The good old Harry Tate

A few people have asked me about the aircraft Alex and Charlie fly in 1917.

Here’s an RE8, nick-named the Harry Tate after a music hall star. This one is a plane from 3 Squadron, Australian Flying Corps –  the real unit to which my fictional characters belong.

3 Squadron RE8 on the Western Front

3 Squadron RE8 on the Western Front

The RE stands for Reconnaissance Experimental, and this was the eighth model in the line. It was pretty revolutionary, as the first British two-seater aircraft with the observer (or gunner – in 1917 that’s Charlie) in the rear cockpit, with a clear view of the sky. The observer defended the plane while the pilot (Alex) in front flew, navigated, took the aerial photographs, and if necessary used the Vickers machine-gun. The Vickers was synchronised to avoid hitting the propeller blades. (That might sound obvious, but the technology didn’t exist at the start of the war.) The RE8 had a 150horsepower engine and a maximum speed of 102 miles per hour. It could stay in the air for over four hours  – significantly longer than many other planes of the time.

You might think that taking a few snapshots would be easy. Here’s the kind of camera they used.

Aerial camera operated by the pilot.

Aerial camera operated by the pilot.

And here’s what the trenches looked like from the air. (I’ll write more about that soon.)

Deep, well-dug German front line trenches and support system

Deep, well-dug German front line trenches and support system

Each squadron had a ground crew of skilled mechanics, armourers (like Len in 1917), riggers and other craftsmen to keep the planes flying. They worked around the clock under pretty harsh conditions – while the airfields were set back from the trenches, they were still shelled and bombed and freezing in winter.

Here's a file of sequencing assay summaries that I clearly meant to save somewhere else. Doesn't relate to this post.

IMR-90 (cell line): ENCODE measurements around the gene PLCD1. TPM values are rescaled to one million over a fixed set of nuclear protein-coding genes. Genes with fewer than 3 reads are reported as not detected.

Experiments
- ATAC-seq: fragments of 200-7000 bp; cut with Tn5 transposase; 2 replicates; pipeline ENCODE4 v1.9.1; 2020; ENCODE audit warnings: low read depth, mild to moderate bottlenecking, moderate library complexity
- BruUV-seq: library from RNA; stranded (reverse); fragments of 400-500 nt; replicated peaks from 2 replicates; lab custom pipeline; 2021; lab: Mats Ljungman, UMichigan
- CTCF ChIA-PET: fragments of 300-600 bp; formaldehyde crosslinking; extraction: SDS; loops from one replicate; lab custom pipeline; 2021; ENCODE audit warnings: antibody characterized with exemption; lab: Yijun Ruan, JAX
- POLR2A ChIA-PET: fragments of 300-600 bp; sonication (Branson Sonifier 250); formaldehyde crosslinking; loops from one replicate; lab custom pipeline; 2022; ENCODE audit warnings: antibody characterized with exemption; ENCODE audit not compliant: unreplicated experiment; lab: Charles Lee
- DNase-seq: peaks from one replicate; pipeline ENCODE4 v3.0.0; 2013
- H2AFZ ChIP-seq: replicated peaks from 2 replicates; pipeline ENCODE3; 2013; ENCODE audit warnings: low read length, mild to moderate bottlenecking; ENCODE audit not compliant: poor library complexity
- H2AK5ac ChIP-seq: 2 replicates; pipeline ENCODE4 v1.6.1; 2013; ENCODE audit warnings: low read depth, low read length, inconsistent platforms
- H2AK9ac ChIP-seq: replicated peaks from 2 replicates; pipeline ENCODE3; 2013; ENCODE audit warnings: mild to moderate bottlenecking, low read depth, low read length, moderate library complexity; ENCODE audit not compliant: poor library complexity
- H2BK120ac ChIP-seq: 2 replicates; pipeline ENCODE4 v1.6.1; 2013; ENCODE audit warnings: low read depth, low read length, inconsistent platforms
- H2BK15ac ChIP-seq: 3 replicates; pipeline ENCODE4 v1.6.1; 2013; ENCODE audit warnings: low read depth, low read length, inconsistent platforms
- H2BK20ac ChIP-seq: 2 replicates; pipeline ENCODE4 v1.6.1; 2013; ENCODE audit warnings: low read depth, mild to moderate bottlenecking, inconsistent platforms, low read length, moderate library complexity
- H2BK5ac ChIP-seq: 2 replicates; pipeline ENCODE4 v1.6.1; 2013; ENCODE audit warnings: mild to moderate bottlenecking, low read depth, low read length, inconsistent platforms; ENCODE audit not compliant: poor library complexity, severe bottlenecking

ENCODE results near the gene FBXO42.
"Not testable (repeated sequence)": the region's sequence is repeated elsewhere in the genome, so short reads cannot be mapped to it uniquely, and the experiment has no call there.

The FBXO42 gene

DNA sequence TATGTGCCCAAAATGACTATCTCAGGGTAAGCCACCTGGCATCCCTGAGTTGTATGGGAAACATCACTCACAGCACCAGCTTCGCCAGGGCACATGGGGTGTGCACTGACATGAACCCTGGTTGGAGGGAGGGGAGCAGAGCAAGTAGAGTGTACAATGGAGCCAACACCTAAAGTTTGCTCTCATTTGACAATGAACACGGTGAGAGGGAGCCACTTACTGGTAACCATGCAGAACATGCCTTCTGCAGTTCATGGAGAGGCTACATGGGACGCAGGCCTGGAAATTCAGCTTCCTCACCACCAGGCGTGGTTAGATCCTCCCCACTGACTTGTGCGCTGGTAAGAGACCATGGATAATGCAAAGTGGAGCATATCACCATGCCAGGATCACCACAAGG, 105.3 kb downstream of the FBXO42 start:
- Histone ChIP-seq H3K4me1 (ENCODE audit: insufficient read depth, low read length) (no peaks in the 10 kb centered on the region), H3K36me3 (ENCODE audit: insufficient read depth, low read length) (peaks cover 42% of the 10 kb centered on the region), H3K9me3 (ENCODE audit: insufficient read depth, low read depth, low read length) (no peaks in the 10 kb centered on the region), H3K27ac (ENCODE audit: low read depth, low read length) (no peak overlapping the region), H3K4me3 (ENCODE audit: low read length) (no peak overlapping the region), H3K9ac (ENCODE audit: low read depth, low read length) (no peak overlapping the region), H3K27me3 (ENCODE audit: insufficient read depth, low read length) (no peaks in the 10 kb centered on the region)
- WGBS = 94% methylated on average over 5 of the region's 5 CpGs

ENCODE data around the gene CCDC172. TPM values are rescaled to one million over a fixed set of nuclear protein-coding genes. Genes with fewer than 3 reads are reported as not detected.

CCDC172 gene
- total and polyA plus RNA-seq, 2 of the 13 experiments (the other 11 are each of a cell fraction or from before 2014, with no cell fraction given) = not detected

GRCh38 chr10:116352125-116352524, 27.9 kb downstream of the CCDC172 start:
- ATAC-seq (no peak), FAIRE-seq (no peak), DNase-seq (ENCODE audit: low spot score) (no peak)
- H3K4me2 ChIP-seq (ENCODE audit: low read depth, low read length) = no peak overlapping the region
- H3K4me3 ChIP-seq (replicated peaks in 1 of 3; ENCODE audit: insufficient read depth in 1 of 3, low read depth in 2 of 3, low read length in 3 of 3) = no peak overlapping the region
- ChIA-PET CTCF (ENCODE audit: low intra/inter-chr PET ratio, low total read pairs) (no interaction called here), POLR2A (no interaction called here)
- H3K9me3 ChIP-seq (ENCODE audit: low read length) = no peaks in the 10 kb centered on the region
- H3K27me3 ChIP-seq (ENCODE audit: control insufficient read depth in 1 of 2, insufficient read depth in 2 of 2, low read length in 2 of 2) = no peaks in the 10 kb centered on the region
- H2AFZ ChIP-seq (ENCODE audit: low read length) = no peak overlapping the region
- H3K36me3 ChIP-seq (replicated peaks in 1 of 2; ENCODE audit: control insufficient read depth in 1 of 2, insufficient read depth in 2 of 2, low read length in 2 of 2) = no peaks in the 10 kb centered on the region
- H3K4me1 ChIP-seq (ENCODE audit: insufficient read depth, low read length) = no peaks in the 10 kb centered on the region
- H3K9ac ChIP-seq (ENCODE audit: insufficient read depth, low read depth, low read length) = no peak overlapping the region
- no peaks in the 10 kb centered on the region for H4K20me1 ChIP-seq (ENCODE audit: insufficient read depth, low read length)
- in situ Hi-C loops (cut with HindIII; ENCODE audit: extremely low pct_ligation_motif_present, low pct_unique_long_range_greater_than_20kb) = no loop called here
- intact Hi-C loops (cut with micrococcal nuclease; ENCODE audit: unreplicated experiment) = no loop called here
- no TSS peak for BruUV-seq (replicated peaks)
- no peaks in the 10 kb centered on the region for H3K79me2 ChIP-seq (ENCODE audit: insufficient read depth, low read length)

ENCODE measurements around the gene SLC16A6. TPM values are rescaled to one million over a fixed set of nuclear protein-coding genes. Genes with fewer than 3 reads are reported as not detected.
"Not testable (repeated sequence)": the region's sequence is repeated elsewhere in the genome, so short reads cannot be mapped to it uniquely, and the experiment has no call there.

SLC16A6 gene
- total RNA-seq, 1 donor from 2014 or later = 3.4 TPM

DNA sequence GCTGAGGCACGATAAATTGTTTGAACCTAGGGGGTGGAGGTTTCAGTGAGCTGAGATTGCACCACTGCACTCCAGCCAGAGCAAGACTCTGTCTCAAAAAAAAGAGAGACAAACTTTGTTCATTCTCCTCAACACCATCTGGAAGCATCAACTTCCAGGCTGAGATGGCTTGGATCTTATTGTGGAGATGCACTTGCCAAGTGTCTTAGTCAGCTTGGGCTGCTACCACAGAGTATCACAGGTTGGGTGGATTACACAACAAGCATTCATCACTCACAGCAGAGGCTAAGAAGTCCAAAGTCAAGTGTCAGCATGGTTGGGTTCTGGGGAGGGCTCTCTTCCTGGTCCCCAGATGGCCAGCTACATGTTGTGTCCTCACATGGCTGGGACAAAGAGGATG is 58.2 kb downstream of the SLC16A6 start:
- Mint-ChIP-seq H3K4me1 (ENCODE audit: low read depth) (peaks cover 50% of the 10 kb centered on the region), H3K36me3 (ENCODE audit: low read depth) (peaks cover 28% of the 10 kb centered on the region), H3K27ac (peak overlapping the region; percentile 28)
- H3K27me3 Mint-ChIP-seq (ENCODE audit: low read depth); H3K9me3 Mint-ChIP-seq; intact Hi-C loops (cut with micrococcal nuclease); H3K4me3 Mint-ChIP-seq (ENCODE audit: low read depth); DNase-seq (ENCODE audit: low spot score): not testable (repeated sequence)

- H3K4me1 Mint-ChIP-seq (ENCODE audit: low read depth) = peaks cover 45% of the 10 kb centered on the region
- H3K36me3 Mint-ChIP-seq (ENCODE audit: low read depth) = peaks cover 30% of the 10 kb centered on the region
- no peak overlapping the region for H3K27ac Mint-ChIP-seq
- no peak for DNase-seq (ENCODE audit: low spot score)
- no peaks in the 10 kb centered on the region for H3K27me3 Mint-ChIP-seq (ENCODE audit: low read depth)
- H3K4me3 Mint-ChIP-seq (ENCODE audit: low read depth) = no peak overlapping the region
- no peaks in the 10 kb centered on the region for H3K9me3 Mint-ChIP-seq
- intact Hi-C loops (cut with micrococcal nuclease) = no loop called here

Mechanics from 3 Squadron AFC on the Western Front

Mechanics from 3 Squadron AFC on the Western Front

And of course, no plane was safe flying about over the Lines. Both sides had hunting packs of swift “scouts” or fighter planes, whose job it was to knock the other side’s aircraft out of the sky. Books written by pilots after the war (such as Winged Victory by V.M. Yeates or Sagittarius Rising by Cecil Lewis) try to capture the madness that was the aerial dogfight.

A pilot, in the second between his own engagements, might see a Hun diving vertically, an SE5 on his tail, on the tail of the SE5 another Hun, and above him again another British scout. These four, plunging headlong at two hundred miles an hour, guns crackling, tracers streaming, suddenly break up. The lowest Hun plunges flaming to his death, if death has not taken him already. His victor seems to stagger, suddenly pulls out in a great leap, as a trout leaps at the end of a line, and then, turning over on his belly, swoops and spins in a dizzy falling spiral with the earth to end it. The third German zooms veering, and the last of that meteoric quartet follows bursting … But such a glimpse, last perhaps ten seconds, is broken by the sharp rattle of another attack.

– Cecil Lewis, Sagittarius Rising ( Folio Society edition, London, 1998, p122)

dogfight

Casualty rates, in training and in combat, were high.

This is Lieutenant Leslie Sell, from Albert Park, Melbourne, beside an RE8. A 25 year old photographer prior to enlisting on 23 October 1916 as Private Sell,  but quickly became an Air Mechanic 2nd Class. He left  Melbourne with 4 Squadron on 17 January 1917 aboard RMS Omrah. After arriving in England, he undertook pilot training and on 20 December 1917 he was commissioned as a Flying Officer (Second Lieutenant). In early 1918 he joined 3 Squadron AFC in France.

Lt Sell was shot down on 25 March 1918 and died later that day of his wounds. He is buried in the Hazebrouck Communal Cemetery, France. (Source: ADF Gallery and Australian War Memorial)

Lt Leslie Snell. Killed March 1918.

Lt Leslie Sell. Killed March 1918.

 

 

Feature image: RE8 at Duxford Air Show, by John5199 (Creative Commons)

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